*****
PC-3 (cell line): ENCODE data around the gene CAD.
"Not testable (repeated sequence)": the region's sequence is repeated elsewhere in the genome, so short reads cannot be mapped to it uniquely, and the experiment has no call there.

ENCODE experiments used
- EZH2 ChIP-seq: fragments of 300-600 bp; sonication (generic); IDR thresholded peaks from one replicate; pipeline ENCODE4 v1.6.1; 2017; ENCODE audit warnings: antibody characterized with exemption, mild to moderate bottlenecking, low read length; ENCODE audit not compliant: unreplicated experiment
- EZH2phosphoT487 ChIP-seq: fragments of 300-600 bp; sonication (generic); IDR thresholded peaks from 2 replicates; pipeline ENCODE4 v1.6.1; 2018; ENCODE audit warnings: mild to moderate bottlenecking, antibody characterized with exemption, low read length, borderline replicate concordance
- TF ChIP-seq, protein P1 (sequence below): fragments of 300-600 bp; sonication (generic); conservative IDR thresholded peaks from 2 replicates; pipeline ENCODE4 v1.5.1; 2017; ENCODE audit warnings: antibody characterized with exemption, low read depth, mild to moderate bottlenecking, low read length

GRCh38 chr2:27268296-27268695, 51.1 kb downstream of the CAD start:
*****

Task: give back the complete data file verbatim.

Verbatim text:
PC-3 (cell line): ENCODE data around the gene CAD.
"Not testable (repeated sequence)": the region's sequence is repeated elsewhere in the genome, so short reads cannot be mapped to it uniquely, and the experiment has no call there.

ENCODE experiments used
- EZH2 ChIP-seq: fragments of 300-600 bp; sonication (generic); IDR thresholded peaks from one replicate; pipeline ENCODE4 v1.6.1; 2017; ENCODE audit warnings: antibody characterized with exemption, mild to moderate bottlenecking, low read length; ENCODE audit not compliant: unreplicated experiment
- EZH2phosphoT487 ChIP-seq: fragments of 300-600 bp; sonication (generic); IDR thresholded peaks from 2 replicates; pipeline ENCODE4 v1.6.1; 2018; ENCODE audit warnings: mild to moderate bottlenecking, antibody characterized with exemption, low read length, borderline replicate concordance
- TF ChIP-seq, protein P1 (sequence below): fragments of 300-600 bp; sonication (generic); conservative IDR thresholded peaks from 2 replicates; pipeline ENCODE4 v1.5.1; 2017; ENCODE audit warnings: antibody characterized with exemption, low read depth, mild to moderate bottlenecking, low read length

GRCh38 chr2:27268296-27268695, 51.1 kb downstream of the CAD start: